IV administration better than oral iron for anemia treatment before orthopaedic surgery
New Delhi: Intravenous administration is more effective than oral administration for iron supplementation to treat anaemia in patients prior to orthopaedic surgery, according to a study published in the journal Anesthesiology.
According to the team of researchers who conducted this research, both iron stores and erythropoiesis stimulation were greater following preoperative administration of erythropoietin in anaemic patients who received IV ferric carboxymaltose compared to the patients who received ferrous sulfate supplementation orally.
Despite epoetin alfa with iron being frequently administered to anaemic patients before major orthopaedic surgery, there are still doubts whether it is best to accompany epoetin-α with oral or intravenous iron. Xavier Capdevila, a professor and the chair of anesthesiology and critical care medicine at Lapeyronie University Hospital in Montpellier, France, and colleagues conducted this prospective, randomized trial to compare the two administration methods (oral and intravenous) in combination with epoetin alfa.
“Preoperative anaemia is common and one of the riskiest parameters concerning potential mortality and morbidity in noncardiac surgical patients,” said Dr Capdevila. “With this in mind, it is very important to address anaemia in the preoperative, intraoperative and postoperative periods.
For the study, the researchers enrolled 100 patients who were undergoing elective hip or knee arthroplasty. During the preanesthetic consultation, 939 patients scheduled for major orthopaedic surgery underwent a series of blood tests and were separated into three groups based on haemoglobin value: more than 13, 10 to 13, and less than 10 g/dL. Patients in the 10 to 13 g/dL were included in the study. Thee selected participants were then randomly assigned to receive either preoperative erythropoietin injections with IV ferric carboxymaltose or oral ferrous sulfate.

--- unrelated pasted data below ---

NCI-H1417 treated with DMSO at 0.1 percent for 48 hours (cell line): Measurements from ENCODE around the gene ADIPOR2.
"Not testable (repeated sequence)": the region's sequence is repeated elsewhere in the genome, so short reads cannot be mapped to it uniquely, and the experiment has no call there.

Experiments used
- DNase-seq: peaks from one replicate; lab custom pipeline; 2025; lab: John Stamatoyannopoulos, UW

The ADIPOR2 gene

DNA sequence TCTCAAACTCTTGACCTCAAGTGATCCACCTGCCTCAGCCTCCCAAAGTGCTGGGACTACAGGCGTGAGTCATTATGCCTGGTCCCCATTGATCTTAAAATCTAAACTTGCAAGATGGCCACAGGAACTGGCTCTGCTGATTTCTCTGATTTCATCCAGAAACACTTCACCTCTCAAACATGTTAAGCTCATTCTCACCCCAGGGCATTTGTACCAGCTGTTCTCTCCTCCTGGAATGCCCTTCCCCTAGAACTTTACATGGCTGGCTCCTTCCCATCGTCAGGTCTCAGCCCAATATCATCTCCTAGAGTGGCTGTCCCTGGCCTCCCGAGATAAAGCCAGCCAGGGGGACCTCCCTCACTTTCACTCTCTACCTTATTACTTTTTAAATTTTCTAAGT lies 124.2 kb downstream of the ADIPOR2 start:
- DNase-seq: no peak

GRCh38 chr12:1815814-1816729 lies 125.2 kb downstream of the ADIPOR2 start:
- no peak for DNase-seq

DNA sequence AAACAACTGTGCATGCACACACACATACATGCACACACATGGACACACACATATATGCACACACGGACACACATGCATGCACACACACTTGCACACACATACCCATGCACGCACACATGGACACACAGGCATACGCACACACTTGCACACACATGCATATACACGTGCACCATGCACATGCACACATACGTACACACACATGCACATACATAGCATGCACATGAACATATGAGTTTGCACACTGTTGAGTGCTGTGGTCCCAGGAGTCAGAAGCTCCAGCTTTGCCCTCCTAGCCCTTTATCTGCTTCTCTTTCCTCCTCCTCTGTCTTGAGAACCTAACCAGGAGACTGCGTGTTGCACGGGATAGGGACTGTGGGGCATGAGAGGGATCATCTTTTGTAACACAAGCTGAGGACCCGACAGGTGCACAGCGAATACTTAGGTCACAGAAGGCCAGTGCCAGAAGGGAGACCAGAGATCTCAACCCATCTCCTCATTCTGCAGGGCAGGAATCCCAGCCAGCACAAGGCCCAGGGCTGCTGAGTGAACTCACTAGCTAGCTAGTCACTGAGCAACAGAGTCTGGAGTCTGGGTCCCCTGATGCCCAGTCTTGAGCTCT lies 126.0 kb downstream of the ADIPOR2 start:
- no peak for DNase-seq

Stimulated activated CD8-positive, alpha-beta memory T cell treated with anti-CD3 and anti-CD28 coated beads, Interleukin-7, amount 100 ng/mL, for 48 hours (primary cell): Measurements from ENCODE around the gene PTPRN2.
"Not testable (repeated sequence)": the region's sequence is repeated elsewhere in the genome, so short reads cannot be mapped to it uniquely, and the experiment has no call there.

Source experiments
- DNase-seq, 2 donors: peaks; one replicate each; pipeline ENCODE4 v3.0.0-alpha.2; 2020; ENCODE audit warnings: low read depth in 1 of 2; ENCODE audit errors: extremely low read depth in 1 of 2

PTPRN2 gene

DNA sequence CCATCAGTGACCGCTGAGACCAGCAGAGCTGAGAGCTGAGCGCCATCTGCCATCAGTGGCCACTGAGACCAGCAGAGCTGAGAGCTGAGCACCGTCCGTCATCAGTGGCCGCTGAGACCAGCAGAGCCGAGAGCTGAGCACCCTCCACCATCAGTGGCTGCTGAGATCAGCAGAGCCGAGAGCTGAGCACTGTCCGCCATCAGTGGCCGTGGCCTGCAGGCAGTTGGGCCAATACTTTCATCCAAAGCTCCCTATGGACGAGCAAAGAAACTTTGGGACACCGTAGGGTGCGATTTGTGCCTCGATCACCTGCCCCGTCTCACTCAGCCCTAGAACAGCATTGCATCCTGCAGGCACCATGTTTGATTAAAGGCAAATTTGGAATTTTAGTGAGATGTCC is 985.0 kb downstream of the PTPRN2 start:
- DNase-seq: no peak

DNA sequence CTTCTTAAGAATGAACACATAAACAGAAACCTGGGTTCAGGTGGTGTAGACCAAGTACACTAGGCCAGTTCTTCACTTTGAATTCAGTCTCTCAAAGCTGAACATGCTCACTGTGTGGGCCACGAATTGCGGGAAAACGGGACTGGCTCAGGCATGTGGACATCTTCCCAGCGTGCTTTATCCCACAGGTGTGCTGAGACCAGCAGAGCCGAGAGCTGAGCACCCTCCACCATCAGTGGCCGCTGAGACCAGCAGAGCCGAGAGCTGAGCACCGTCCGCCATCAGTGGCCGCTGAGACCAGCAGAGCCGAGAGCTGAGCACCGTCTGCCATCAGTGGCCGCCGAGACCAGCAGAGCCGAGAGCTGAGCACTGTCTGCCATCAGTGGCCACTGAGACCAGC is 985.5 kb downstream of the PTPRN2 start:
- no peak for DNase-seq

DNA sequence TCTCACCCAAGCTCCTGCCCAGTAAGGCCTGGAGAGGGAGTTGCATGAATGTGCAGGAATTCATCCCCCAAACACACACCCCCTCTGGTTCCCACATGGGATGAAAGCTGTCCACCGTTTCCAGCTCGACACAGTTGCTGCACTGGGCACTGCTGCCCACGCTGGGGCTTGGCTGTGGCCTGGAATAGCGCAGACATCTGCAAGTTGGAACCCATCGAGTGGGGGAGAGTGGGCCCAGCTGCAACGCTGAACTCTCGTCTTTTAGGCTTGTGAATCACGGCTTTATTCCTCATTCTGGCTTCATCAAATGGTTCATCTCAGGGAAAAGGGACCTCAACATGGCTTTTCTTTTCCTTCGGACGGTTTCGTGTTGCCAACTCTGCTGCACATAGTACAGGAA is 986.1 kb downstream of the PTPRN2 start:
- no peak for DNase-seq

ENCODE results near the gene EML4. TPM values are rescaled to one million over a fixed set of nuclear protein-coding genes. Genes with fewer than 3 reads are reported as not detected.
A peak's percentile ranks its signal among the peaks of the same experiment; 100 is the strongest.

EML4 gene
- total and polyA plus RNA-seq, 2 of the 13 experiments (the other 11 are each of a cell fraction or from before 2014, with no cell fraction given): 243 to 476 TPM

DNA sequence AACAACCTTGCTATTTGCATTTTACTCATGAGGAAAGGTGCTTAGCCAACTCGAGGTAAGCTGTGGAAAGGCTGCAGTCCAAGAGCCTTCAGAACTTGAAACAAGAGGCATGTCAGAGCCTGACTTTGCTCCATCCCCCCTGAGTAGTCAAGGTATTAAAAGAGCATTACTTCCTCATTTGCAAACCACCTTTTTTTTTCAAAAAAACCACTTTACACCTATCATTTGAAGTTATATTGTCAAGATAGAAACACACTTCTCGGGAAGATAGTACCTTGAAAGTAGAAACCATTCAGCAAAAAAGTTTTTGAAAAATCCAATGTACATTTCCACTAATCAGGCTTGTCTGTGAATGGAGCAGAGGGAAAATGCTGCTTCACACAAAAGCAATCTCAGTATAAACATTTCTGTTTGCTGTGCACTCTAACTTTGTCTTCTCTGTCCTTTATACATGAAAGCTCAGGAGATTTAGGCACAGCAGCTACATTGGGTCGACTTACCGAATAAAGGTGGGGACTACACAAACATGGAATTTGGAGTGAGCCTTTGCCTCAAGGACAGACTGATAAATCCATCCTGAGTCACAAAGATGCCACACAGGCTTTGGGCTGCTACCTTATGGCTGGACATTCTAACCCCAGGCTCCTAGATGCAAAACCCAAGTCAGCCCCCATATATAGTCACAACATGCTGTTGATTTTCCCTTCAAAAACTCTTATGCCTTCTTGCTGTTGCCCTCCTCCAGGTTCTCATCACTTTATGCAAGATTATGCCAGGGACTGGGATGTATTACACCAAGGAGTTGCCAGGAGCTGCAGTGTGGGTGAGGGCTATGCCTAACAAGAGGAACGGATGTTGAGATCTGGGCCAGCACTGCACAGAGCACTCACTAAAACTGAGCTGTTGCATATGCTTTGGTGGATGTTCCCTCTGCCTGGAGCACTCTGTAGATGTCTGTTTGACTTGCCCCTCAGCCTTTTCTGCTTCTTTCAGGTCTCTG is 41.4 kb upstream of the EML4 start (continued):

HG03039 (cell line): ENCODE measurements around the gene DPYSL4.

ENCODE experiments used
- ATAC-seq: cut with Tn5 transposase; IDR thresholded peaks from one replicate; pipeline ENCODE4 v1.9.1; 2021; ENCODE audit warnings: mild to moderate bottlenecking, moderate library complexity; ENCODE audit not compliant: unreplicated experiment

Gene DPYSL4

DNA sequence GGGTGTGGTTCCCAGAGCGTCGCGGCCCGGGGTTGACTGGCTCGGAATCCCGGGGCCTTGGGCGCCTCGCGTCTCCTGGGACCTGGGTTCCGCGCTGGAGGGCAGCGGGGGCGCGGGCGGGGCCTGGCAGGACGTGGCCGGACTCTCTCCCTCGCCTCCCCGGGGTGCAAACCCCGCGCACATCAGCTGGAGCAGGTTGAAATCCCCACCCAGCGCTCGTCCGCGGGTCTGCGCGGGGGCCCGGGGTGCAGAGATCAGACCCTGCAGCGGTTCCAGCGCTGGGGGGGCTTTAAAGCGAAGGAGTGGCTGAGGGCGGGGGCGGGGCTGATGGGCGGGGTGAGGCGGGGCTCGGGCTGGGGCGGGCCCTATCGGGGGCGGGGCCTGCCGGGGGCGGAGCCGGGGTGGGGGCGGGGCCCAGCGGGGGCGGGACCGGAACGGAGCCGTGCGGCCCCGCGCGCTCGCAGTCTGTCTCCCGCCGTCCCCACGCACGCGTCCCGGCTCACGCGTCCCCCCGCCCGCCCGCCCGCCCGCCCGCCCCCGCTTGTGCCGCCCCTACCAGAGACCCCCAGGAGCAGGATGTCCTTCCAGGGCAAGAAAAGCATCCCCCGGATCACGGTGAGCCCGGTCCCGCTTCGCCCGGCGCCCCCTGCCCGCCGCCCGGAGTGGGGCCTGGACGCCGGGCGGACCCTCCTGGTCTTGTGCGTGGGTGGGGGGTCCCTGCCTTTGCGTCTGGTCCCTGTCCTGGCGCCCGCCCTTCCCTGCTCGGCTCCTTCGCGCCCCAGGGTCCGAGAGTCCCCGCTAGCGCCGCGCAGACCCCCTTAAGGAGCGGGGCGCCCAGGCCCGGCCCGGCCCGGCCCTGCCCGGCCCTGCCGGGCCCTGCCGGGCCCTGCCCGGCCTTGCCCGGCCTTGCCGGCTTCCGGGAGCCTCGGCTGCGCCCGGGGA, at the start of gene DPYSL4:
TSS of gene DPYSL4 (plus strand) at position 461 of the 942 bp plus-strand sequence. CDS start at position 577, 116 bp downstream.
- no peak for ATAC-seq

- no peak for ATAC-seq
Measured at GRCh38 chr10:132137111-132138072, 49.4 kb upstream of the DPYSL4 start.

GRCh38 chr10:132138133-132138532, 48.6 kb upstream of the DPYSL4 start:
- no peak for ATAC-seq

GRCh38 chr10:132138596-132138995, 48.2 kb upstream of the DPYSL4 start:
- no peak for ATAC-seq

The trial’s primary endpoint was haemoglobin value on the day before surgery.
Patients in the oral iron group received 160 mg daily for four weeks. Those in the IV cohort received a one-time dose of 1,000 g of ferric carboxymaltose. Erythropoietin (40,000 units subcutaneously) was administered 21, 14 and seven days prior to surgery.
Key findings of the study include:
- The day before surgery, haemoglobin, increase in haemoglobin, and serum ferritin level were higher in the intravenous group.
- For the intravenous and oral groups, respectively, haemoglobin was as follows: median, 14.9 g/dl versus 13.9 g/dl, group difference, 0.65 g/dl; increase in hemoglobin: 2.6 g/d versus 1.9 g/dl , group difference, 0.7 g/dl; serum ferritin: 325 µg/l versus 64.5 µg/l, group difference, 257 µg/l.
- The percentage of patients with nausea, diarrhoea, or constipation was higher in the oral group, 52% versus 2%; group difference, 50%.
"After preoperative administration of erythropoietin, body iron stores and stimulation of the erythropoiesis were greater with intravenous ferric carboxymaltose than with oral ferrous sulfate supplementation," concluded the authors.
For read the complete study log on to DOI: 10.1097/ALN.0000000000002376